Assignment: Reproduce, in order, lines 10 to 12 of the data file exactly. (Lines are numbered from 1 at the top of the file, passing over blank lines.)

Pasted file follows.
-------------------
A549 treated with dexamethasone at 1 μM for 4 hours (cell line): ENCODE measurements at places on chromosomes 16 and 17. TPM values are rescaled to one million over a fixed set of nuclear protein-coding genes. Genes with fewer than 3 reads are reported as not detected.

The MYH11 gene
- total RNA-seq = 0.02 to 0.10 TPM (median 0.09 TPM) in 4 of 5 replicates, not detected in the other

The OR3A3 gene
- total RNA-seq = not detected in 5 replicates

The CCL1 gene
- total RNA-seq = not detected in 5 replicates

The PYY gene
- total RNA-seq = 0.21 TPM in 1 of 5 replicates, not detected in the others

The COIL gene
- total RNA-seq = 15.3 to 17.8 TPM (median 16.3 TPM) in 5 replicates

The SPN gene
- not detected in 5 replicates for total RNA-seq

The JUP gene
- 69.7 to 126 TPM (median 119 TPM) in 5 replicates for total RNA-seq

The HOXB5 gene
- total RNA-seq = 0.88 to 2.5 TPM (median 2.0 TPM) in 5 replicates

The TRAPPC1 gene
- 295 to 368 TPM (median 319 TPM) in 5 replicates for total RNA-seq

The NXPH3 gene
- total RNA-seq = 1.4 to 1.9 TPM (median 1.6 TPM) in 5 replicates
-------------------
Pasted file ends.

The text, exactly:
The COIL gene
- total RNA-seq = 15.3 to 17.8 TPM (median 16.3 TPM) in 5 replicates

The SPN gene